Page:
European cannabis enthusiasts have a habit of mixing their marijuana with tobacco to “smooth out” the harshness (tobacco is drier and helps the cannabis burn) and extend the amount of marijuana they use. Blending cannabis and tobacco doesn’t work for everyone. Tobacco’s dangers are well-known, and advising a cannabis newcomer to mix the two would be irresponsible. Also keep in mind, as a first timer, that blunt papers are made with tobacco; so consumers from the U.S. mix cannabis and tobacco without realising they’re doing it.

In Europe, mixing tobacco with marijuana might seem to make people cough less, only because they have become used to smoking it this way. To smoke pure weed Leafwell recommends smoking extracts through high quality pipes with built in ash catchers. You may find pipes less harsh than blunts. With pipes, there is less burning plant matter, and no papers to contend with. A cannabis newcomer might need to spend a little time getting used to consumption by pipe by smoking cannabis pure over the course of several days.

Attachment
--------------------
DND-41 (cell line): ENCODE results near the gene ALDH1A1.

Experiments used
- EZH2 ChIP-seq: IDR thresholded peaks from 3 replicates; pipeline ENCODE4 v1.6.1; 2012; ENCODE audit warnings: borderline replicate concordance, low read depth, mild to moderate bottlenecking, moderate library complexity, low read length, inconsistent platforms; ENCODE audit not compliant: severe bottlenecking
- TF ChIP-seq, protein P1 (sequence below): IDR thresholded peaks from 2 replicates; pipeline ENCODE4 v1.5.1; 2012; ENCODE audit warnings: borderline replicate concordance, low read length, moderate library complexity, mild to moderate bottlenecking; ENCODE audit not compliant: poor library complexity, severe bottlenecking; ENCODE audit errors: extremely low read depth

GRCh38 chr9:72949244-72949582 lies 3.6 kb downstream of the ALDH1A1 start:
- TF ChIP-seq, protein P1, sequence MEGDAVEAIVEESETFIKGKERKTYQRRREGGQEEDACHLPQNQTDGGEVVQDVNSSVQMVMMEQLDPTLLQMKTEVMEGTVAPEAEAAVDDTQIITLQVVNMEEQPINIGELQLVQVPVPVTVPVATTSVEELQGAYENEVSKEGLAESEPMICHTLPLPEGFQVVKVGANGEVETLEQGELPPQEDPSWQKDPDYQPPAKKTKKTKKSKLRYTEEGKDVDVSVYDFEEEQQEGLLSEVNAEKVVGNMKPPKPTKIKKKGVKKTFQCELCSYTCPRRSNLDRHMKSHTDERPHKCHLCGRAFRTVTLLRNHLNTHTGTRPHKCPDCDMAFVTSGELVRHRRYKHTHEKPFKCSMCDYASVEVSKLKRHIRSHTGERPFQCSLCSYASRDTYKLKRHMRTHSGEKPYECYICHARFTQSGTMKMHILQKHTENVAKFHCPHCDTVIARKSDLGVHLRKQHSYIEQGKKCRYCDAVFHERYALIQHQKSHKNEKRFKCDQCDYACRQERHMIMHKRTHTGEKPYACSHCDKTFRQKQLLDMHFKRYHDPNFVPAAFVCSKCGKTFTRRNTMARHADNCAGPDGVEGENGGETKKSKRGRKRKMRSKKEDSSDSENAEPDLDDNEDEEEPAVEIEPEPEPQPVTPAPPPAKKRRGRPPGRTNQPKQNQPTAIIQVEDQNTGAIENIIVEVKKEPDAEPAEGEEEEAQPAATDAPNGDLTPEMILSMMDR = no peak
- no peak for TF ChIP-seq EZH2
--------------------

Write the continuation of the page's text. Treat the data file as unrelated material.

smoking medical marijuana

What are the Effects of Smoking Cannabis?

Smoking cannabis delivers a more immediate effect than most other methods (vaping produces similar rapid effects). When cannabinoids are inhaled, they pass through your lungs directly into the bloodstream and straight  to the brain. Tinctures and edibles on the route to the brain pass  through the liver first, where they turn from delta-9-THC to the more potent and easily-absorbed 11-hydroxy-THC.

THC is the main cannabinoid associated with the cannabis high. A suite of other cannabinoids and terpenoids also contribute to the beneficial effects of cannabis  (the “Entourage Effect”). CBD also helps “modulate” the THC high. High THC strains with high amounts of CBD combine for more “tempered” psychoactive effects. High THC strains with little-to-no CBD produce a keener psychoactive effect. Strains with high CBD and low THC (or equal ratios of the two) still induce ease, calmness, positivity and pain relief, but the user remains clear-headed and focused.

Free Cannabinoid and Terpene Guide